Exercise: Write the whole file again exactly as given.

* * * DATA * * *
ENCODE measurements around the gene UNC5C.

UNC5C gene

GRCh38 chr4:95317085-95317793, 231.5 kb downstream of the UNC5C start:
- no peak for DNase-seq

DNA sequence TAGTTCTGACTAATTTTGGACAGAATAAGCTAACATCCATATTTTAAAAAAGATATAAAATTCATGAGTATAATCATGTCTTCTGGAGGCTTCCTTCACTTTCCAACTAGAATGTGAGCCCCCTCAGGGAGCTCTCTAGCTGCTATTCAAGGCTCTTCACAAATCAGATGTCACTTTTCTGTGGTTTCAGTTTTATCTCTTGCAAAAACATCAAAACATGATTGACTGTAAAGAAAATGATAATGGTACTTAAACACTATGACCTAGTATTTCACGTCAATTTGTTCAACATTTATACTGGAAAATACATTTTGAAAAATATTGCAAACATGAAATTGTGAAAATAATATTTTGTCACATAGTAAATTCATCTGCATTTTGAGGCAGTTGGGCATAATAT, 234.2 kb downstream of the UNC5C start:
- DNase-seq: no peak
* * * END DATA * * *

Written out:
ENCODE measurements around the gene UNC5C.

UNC5C gene

GRCh38 chr4:95317085-95317793, 231.5 kb downstream of the UNC5C start:
- no peak for DNase-seq

DNA sequence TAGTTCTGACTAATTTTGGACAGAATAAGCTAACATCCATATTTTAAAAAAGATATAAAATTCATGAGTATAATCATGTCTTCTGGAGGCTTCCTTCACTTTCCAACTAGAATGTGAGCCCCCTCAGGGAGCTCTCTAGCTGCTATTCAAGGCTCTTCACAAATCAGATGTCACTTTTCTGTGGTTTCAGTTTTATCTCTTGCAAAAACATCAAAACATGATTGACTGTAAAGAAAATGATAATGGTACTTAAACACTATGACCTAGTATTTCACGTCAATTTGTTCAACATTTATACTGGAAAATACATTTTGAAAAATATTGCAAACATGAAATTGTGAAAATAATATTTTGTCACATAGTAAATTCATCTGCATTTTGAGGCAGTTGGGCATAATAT, 234.2 kb downstream of the UNC5C start:
- DNase-seq: no peak